Iranian President Mahmoud Ahmadinejad has suggested an end to the trading of oil in US dollars, calling the currency "a worthless piece of paper".
The value of the US dollar has fallen steadily in recent times
The call came at the end of a rare Opec summit, and was opposed by US ally Saudi Arabia.
The Iranian president had wanted to include the attack on the dollar in the summit's closing statement.
The communique made little mention of the dollar, however, focusing instead on energy security and the environment.
The summit in Saudi Arabia was only Opec's third in 47 years.
During the talks, Opec members revealed differences about the future direction of the exporters' group.
But Opec leaders ended with a pledge to provide the world with reliable supplies of oil.
Speaking after the end of the summit, Mr Ahmadinejad said all leaders at the meeting were unhappy with recent falls in the value of the dollar.
The dollar has weakened considerably against the euro and other currencies in the past 12 months.
Oil reached a record high of $98.62 a barrel earlier this month
Its decline has affected the revenues of Opec members because most of them price and sell their oil exports in the US currency.
Mr Ahmadinejad said that all Opec countries had showed interest in converting their cash reserves into other currencies.
"They [the US] get our oil and give us a worthless piece of paper," he told reporters.
But Saudi officials were against including any such language in the declaration. One is reported to have warned that it could add to the pressure on the dollar.
However, in the communique Opec did make a reference to the debate, by committing itself to studying "ways and means of enhancing financial co-operation".
Iran's oil minister said that this would allow the formation of a committee to study the dollar's effect on oil prices and investigate the possibility of alternative trading currencies.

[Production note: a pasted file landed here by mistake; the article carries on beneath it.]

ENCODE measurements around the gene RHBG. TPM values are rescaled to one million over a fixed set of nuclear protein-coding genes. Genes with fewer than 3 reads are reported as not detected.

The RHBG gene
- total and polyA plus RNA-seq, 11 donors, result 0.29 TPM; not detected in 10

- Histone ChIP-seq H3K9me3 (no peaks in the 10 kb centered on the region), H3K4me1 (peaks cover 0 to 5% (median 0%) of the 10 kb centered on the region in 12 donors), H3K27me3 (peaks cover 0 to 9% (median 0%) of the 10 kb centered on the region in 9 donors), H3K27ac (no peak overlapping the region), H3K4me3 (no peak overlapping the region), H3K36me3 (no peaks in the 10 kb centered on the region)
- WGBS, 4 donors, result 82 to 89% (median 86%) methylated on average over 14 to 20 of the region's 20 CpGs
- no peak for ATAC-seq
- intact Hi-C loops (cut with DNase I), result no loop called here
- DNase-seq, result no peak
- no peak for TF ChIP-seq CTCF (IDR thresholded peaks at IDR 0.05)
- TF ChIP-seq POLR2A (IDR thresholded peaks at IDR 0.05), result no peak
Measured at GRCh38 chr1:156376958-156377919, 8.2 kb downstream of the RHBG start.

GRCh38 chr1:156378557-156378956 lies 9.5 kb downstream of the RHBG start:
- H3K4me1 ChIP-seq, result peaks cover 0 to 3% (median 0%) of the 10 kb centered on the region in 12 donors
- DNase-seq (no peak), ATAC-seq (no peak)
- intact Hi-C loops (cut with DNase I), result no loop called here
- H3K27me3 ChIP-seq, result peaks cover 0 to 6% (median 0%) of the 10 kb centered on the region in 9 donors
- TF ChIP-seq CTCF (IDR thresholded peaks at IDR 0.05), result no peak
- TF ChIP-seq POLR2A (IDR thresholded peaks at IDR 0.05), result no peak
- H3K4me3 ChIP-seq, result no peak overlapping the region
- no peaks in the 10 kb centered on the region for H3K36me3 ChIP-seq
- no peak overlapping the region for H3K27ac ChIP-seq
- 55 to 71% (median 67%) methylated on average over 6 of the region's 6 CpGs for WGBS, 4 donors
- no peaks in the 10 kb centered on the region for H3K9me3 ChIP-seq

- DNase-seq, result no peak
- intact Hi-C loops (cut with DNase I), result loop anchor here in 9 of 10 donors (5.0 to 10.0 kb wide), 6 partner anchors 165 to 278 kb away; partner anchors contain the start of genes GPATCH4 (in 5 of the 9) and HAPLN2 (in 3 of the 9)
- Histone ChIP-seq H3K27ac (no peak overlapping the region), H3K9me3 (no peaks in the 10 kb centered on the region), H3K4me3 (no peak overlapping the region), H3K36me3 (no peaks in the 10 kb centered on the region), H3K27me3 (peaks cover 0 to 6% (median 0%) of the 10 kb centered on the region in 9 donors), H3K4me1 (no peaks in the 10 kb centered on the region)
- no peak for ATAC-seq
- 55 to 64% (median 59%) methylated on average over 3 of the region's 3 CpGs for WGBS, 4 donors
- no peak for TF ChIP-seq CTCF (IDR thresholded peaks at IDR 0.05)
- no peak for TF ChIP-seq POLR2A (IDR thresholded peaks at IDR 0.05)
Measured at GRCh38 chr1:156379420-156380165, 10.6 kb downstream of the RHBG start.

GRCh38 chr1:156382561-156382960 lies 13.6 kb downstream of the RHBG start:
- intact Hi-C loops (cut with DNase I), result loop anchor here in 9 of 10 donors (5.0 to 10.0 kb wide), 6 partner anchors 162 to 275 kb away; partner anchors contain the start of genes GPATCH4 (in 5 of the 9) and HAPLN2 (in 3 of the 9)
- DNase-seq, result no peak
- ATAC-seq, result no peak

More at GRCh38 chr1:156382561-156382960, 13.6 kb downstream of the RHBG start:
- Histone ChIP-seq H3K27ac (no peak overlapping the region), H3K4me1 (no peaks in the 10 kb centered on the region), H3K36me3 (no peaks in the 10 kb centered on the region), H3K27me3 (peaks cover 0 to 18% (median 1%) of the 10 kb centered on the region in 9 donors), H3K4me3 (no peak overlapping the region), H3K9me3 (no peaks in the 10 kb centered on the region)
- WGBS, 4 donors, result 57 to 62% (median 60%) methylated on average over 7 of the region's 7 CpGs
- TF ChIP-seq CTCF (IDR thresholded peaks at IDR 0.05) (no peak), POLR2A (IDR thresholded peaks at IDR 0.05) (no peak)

The summit was also marked by divisions over the role of Opec in the world oil market.
Venezuelan President Hugo Chavez and his Ecuadorean counterpart, Rafael Correa, whose country rejoined Opec at the summit, both argued for a more political agenda for the group, but ran into opposition from US ally Saudi Arabia.
Chavez (r) and Iran's Mahmoud Ahmadinejad are staunch US critics
King Abdullah, the head of state of the host nation, Saudi Arabia said: "Those who want Opec to take advantage of its position are forgetting that Opec has always acted moderately and wisely.
"Oil shouldn't be a tool for conflict, it should be a tool for development."
President Chavez had opened the meeting with a warning that oil prices could double if the US attacked Iran.
Oil has been hitting record peaks of well over $90 a barrel as markets believe the Organisation of Petroleum Exporting Countries will not boost production, despite calls from oil-consuming countries such as the US to do so.
Venezuela's president said the price of crude could reach $150 or even $200 a barrel.